0-6km shear vector, 0-6km mean wind and storm motion...

Hi all. I'd like to discuss with you guys how to plot on a hodograph the 0-6km shear vector and the mean wind and storm motion vector(to then calculate storm relative winds).

I've read on "the Comet program" you can determine the direction of the mean wind shear vector (but not the magnitude) simply by drawing a line from the point that plots the surface wind to the point plotting the 6-km (20-kft) wind. Again, we use the 0-6 km layer as the layer most effecting the storm.
Always from "the comet program": calculating the mean wind shear vector is simply a matter of averaging the x and y components of each of the single layer wind shear vectors.
Storm motion can be either observed or anticipated. Besides using the head of the storm motion vector as the origin, you can draw vectors from the head of the storm motion vector to the vector heads (points along hodograph) of your ground-relative winds.

But how can you determine the storm motion vector? is that the same thing to do for the mean wind?

I attach an hodo to work on. How could you draw o-6km shear, mean wind and storm motion?

2003082912.16080.hodo.gif
 
Concerning the 0-6km shear vector... Shear is the difference in wind (speed and direction) between two levels. For example, the 0-6km wind shear = V6km - V0km, where V6km is the 6km wind vector, and V0km is the 0km (surface) wind vector. So:
0-6km shear vector = 6km wind vector - 0km wind vector
I think it's common to use a thin layer-average wind instead of stricly using the 0km and 6km wind. For example, you may average the 0-1km wind and 5.5-6.5km wind.

So, for the sounding you gave, the 0-6k shear vector is given as the bright red vector:
0-6kmshearvector.png


Storm motion is more complicated... Remember, storm motion has two components -- propagation and translation. The translational component can be thought of as a leaf floating down the river -- it moves with the flow. So, if the winds at all levels are out of the southwest at 40mph, the translational component of storm motion is 40mph towards the northeast. The second component, propagation, is what makes this a little messy. For example, think of a gust front spread out equally in all directions from a downdraft. If we assume no low-level flow, you'll find convergence on the leading edge of that gust front. If we give 20mph southwesterly low-level flow, then there will be enhanced convergence along the southwest side of the gust front. If the cold pool is strong enough to force the parcels to their LFCs, then you'll likely find that convection will preferentially develop along that southwest edge. Without any translation (moving with the flow), the storm will look like it's actually "moving" southwest. For supercells, the presence of the mesocyclone results in quasi-horiztonal pressure perturbations that act to push or pull the updraft to the right (for cyclonic mesos) and to the left (for anticyclonic mesos).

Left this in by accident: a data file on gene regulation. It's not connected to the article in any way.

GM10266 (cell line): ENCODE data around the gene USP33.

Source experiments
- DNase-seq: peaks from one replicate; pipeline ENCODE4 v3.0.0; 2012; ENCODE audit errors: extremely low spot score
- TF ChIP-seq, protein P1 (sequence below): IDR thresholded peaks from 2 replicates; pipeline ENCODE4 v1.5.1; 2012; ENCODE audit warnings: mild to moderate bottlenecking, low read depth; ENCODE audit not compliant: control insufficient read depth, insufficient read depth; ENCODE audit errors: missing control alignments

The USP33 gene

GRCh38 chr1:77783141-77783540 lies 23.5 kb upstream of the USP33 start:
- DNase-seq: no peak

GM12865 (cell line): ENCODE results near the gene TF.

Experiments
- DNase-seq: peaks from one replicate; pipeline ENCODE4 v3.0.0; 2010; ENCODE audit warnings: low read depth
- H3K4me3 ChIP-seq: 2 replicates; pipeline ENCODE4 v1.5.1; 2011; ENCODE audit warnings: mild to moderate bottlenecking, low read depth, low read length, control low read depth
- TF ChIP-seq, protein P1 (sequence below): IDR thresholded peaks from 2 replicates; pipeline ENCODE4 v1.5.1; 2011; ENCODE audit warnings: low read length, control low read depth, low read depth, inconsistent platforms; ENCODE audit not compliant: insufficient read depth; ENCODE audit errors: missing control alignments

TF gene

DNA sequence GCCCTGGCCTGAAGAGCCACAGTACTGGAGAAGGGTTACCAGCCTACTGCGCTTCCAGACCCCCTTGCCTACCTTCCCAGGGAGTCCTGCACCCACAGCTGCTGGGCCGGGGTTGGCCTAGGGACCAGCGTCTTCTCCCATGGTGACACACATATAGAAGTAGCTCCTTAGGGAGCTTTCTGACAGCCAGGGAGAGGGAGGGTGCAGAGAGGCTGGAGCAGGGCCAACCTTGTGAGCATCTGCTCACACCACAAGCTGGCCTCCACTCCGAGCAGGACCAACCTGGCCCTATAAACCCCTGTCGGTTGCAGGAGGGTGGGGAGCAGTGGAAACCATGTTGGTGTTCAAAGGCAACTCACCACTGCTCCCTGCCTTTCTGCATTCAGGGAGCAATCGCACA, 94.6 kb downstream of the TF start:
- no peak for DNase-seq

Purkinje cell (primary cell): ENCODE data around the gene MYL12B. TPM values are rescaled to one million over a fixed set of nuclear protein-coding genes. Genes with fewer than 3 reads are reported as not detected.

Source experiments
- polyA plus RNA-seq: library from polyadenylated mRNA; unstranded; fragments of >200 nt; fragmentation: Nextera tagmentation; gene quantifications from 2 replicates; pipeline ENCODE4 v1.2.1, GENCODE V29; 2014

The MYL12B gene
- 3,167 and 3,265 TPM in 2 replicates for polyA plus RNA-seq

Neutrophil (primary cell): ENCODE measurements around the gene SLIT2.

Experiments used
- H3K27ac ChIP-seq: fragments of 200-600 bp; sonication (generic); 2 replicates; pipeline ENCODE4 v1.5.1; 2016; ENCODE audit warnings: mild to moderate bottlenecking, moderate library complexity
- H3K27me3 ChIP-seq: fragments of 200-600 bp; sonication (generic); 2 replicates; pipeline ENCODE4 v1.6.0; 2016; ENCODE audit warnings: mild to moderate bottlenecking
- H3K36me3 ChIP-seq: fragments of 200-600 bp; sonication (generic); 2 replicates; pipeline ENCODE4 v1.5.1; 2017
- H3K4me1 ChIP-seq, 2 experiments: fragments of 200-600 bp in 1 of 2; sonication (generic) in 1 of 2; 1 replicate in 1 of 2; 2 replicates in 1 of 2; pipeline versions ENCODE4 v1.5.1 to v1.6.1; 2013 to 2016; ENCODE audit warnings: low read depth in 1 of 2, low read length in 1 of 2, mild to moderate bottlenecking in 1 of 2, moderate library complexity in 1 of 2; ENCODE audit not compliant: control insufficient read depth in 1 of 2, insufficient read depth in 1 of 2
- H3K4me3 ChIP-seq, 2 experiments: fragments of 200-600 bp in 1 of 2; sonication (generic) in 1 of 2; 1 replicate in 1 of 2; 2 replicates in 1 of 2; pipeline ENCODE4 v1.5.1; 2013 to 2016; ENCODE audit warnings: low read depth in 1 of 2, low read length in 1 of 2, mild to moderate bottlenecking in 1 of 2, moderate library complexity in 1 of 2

As far as "methods"... For supercells, there a couple of rule-of-thumb methods -- namely the 15R85 (15 degrees to the Right at 85% of the mean wind) and 30R75 (30 degrees to the Right at 75% of the mean wind). More recently, however, has been the development of the Bunkers Method. I don't know a whole lot about the Bunkers method, so I'll let others explain that one.

The mean-wind technique (averaging the winds between certain levels) is probably the easiest, but doesn't take into account dynamic processes / motions deviating from translation. For the mean wind technique, just average the u and v components (lon. and lat.) of the 2km and 6km winds (for example). Of course, is a storm is relatively shallow, it's motion may be influence more by low-level winds than mid-level winds. Likewise, if we're in or near the tropics, where the equilibrium level is often very high, the upper-level flow may affect storm motion more than the low-levels.

You said you went through the COMET module, but I'm not sure if this is the one you are talking about -- http://meted.ucar.edu/convectn/ic411/

I also suggest: http://meted.ucar.edu/mesoprim/hodograf/
ftp://ftp.cira.colostate.edu/braun/visit/...etraining-3.ppt
http://www.spc.noaa.gov/publications/edwar...ards/motion.pdf
 
Hi Jeff,

I also have a short question for you.

For using the ID method, you have to draw the "non-pressure weighted mean wind ".
Can you please give me a tip how I can find this mean wind and how far it differs from the pressure weighted mean wind ? Maybe you know a useful link about this subject:)

Thanks a lot,

Helge
 
I've been playing with python and some code from a professor to develop some sounding and hodograph software to help practice coding. The ID method SUCKS to do; actually, it's not the ID method, but the fact you have to rotate the entire coordinate system to get correct calculations. It's not the easiest thing and took me a while to figure it out. But now it works (sorta, I linearly interpret the vertical wind field and get good results...but if I put in the actual obs, it's wrong :( ) I'll edit the ID method out of my code and post a link later (the code is on my machine at work).


!!!!UPDATE!!!!
I put the code up at http://weather.ou.edu/~kortega/soundings/idmethod.py I don't have very good comments right now b/c I was just trying to get it up before I went out for the evening...if I get some time next week (which will probably happen) I'll update the file to explain more fully what I did. However, for the ID method, if you read the Bunkers et al. paper, it follows right along with them.
 
Concerning the 0-6km shear vector... Shear is the difference in wind (speed and direction) between two levels. For example, the 0-6km wind shear = V6km - V0km, where V6km is the 6km wind vector, and V0km is the 0km (surface) wind vector. So: